Researching a vehicle’s past is as much an art as it is a skill. It takes patience, persistence, and perseverance. It takes help from willing strangers—and a lot of time. It takes an outgoing personality to reach out to people who might have crossed paths with your car or motorcycle. To be a good researcher of vehicle history you have to be part detective and part reporter. Most of all you need a little luck.
At the Revs Institute symposium last March we learned the vital importance of research, provenance, history, and documentation as a key driver of a given vehicle’s historical significance—and ultimate value. Overall condition is paramount to determining initial value, however, having proper historical records and documentation can dramatically increase the intrinsic value of a given car or motorcycle. Collector vehicles without a comprehensively documented history will never attain top dollar in the market. To the discerning and sophisticated collector, provenance trumps all else.
When I purchased my 1937 BMW R5 back in 2001, the Pendaflex file folder that came with it was full of old paperwork. It took me years to untangle all the data within the tattered, fat, and disorganized folder. One name inside ultimately yielded the key to many facts about the history of my BMW R5 (British registration plate HMK 477). From this folder of treasures, I was able to track down a prior owner of the R5 in the U.K. His name was Robert Freeman.
Robert has been the subject of several posts within this blog and he crossed the Atlantic Ocean in to attend the 2017 Turtle Invitational. Over the last decade, Robert and I have carefully reconstructed the history of HMK 477 from new—we were able to trace its ownership chain from the beginning and get both BMW (manufacturer) and AFN (dealer) certification. We even have service records dating back to 1938. The entire history of this rare machine can be read here.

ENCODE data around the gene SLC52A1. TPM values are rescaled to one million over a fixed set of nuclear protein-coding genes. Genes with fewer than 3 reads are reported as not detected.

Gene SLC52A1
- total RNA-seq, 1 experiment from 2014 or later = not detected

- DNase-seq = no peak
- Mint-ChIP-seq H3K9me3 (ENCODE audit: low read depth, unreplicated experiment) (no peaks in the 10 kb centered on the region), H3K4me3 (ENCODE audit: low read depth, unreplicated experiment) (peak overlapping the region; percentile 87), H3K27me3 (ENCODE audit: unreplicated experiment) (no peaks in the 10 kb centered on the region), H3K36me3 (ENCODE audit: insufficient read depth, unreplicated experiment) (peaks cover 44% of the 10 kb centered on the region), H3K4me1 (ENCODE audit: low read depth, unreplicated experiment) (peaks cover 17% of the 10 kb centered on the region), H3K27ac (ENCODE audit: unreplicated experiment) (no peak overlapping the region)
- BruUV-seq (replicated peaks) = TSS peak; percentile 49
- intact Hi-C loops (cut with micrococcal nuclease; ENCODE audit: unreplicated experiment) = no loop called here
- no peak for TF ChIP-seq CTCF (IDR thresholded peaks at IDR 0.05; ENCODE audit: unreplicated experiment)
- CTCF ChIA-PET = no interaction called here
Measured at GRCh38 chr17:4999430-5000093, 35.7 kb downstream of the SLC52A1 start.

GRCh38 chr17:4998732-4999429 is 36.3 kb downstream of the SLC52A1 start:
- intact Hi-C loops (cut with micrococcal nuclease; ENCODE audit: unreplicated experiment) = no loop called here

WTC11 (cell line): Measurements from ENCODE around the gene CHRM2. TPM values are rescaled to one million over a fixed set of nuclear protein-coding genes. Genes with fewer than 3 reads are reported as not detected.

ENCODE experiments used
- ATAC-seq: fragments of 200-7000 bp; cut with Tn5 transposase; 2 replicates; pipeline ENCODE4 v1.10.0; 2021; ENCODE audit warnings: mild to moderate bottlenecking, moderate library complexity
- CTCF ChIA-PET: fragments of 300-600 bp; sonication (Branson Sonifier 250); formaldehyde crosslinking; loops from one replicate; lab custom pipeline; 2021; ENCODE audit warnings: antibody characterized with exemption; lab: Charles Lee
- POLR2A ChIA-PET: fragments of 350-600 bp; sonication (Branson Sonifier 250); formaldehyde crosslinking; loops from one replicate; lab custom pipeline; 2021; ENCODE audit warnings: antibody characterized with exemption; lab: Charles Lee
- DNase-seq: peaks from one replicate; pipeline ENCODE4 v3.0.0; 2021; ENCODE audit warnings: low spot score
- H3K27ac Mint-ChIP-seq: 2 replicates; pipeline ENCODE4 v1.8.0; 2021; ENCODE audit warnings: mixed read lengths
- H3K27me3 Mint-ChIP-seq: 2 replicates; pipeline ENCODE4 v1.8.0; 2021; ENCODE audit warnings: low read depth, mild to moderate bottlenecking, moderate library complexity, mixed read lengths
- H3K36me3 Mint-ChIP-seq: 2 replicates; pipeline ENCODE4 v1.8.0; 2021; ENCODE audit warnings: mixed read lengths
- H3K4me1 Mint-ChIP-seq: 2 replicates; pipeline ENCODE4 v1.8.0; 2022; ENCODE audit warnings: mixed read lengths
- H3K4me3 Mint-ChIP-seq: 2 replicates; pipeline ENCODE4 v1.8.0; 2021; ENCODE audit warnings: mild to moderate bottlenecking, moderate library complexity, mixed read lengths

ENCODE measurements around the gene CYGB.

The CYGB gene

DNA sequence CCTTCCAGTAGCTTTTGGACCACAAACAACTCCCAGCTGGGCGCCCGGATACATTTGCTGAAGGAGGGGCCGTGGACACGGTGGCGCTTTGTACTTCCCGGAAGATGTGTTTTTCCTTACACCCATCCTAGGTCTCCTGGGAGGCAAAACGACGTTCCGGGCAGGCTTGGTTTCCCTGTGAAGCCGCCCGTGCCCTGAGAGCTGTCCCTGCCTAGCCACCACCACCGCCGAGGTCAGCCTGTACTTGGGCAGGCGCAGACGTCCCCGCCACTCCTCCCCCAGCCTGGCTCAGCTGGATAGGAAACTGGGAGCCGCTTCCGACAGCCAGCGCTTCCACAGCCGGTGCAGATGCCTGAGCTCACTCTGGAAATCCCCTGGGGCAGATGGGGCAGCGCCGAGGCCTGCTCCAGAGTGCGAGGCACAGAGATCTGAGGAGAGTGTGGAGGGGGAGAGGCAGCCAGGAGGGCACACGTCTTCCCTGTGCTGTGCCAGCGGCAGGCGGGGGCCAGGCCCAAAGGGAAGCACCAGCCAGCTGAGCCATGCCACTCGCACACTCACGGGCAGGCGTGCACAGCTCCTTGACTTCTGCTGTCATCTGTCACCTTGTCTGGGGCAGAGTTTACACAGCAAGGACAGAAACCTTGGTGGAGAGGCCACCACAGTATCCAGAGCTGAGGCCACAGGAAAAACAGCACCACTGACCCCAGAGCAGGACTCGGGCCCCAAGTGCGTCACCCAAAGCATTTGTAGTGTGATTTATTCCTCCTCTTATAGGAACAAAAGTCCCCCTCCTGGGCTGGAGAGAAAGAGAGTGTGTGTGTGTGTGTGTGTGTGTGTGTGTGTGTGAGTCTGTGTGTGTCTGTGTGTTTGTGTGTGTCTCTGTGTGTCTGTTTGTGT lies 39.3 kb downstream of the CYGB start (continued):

Despite all these years of digging through the files of HMK 477, one beautiful photograph remained a mystery. The image in question was an extraordinary picture of the R5 running at speed on a beach. We suspected (but could not prove) that the rider was Henri Martini—the prior owner who purchased the R5 from Robert in 1985. We had no idea who the photographer was or where or when the image was taken. In the photograph, the rider donned goggles and a long scarf that blew in the wind behind him. The photograph might just be one of the most iconic images of a pre-war BMW:
Robert was determined to unearth the facts behind this elusive photograph. He started digging around last fall and after several failed leads and much effort he was able to uncover the key facts. Through his vast pre-war British BMW network, Robert ultimately came upon Peter Moorehead in Dublin. Robert was able to connect the dots that Peter was friends with my R5’s prior owner, Henry Martini. Sadly, through our research process, we learned that Henry passed away last year (his obituary is included at the end of this post). As chance would have it, Peter not only knew the photograph (and had an original copy!) but also had worked for the Irish Times back in the 1980’s—the publication that facilitated the original photo shoot and story back in October of 1989. Peter then reached out to his many contacts at the paper to see if anyone could help. What follows is a portion of the email exchange between Peter and Robert on the subject of the mystery beach photograph: